Harris, 42, tested positive for COVID-19 at the beginning of October. He described spending two weeks in bed where just getting up and walking to the bathroom would leave him exhausted. But he only experienced a mild loss in his smell, and it returned within a week.
Harris felt like one of the lucky ones. But then, he noticed nuances and quirks in wines he had never experienced before: Tannins, the tactile elements in wine derived from seeds and grape skins, now jumped out at him. Rieslings with slight petrol, or gasoline notes, were all of a sudden overpowering.
Harris’s experience of parosmia — an altered sense of smell — is another challenge for some COVID-19 survivors, in particular those who experience an extended period of smell loss, said Tabor. In those cases, the smells return differently and sometimes register as unwelcome or negative scents like rot or decay — which can be both frustrating and confusing.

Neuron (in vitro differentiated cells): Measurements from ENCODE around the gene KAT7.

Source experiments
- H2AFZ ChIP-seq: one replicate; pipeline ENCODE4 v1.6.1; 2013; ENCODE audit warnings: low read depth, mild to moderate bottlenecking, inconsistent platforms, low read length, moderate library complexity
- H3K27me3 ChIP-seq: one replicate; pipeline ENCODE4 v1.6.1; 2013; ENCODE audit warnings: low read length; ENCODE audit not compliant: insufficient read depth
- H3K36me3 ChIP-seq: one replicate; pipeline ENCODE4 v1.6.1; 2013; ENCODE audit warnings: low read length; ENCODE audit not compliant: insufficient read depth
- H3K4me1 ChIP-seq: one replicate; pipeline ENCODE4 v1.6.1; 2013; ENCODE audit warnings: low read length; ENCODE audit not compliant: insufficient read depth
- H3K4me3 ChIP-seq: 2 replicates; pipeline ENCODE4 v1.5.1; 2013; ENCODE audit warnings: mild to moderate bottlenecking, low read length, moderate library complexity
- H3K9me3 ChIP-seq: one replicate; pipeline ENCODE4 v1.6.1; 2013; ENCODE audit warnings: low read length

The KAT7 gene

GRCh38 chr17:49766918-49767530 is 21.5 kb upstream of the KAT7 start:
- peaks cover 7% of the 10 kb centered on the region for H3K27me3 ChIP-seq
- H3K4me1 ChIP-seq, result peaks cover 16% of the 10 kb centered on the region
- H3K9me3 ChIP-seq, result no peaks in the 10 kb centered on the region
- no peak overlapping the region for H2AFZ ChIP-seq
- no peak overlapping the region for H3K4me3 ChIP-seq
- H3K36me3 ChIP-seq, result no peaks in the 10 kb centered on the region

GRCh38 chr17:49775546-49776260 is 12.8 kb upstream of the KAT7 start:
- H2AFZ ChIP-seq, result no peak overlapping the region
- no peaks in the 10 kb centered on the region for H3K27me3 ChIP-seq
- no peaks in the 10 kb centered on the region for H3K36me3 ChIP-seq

It’s been four months, and Harris’ palate and sense of smell with certain wines is still altered, an experience the tenured sommelier described as jarring.
“It’s a very strange sensation if you’ve been doing something for 20 years and then have to do it differently,” Harris said.
A Question of Taste
For chefs and those who work directly with food, the corresponding loss in taste that often accompanies anosmia can be even more disruptive to their work.
“For someone who is so in touch with smell and taste, it was definitely a mind game,” said Rooster & The Till owner Ferrell Alvarez, who contracted COVID-19 last year and said he lost both his sense of taste and smell for about five days.
Alvarez and others have pointed out that, within the culinary community, a strong stigma exists when it comes to the public perception of the virus and reported exposures at restaurants. Owners are fearful of diners lashing out on social media websites like Yelp with complaints. And for any chef, admitting that their ability to taste may have been altered — regardless of how temporary — can be daunting.